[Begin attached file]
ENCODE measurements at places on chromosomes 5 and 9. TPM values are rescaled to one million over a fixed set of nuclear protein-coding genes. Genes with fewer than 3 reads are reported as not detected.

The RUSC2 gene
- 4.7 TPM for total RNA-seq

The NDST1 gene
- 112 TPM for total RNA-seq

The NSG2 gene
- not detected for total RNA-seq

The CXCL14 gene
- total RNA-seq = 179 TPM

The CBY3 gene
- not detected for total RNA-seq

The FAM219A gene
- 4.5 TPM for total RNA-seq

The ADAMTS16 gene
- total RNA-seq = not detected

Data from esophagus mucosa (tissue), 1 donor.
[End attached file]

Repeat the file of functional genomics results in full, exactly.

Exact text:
ENCODE measurements at places on chromosomes 5 and 9. TPM values are rescaled to one million over a fixed set of nuclear protein-coding genes. Genes with fewer than 3 reads are reported as not detected.

The RUSC2 gene
- 4.7 TPM for total RNA-seq

The NDST1 gene
- 112 TPM for total RNA-seq

The NSG2 gene
- not detected for total RNA-seq

The CXCL14 gene
- total RNA-seq = 179 TPM

The CBY3 gene
- not detected for total RNA-seq

The FAM219A gene
- 4.5 TPM for total RNA-seq

The ADAMTS16 gene
- total RNA-seq = not detected

Data from esophagus mucosa (tissue), 1 donor.